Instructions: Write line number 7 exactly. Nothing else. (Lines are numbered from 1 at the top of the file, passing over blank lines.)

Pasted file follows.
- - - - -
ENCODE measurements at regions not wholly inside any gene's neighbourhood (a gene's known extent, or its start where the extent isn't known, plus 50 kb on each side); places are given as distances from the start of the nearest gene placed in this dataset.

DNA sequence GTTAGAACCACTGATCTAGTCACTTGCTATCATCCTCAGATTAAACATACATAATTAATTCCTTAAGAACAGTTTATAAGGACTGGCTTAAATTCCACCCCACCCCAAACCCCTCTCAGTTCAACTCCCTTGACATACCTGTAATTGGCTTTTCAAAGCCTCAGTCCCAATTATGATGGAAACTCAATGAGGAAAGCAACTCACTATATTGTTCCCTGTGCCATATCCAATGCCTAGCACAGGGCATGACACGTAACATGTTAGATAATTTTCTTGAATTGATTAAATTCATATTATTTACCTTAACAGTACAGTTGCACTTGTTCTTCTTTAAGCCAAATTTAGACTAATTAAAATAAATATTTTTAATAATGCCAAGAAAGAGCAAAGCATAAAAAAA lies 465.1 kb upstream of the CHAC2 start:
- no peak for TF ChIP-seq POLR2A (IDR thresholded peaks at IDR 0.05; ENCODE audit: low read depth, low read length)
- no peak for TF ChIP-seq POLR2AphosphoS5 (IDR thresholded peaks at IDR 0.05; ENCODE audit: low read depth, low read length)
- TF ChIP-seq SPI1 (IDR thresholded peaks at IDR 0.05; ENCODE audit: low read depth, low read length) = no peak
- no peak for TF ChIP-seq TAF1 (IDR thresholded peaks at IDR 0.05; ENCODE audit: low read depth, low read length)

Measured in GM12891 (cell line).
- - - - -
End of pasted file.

Measured in GM12891 (cell line).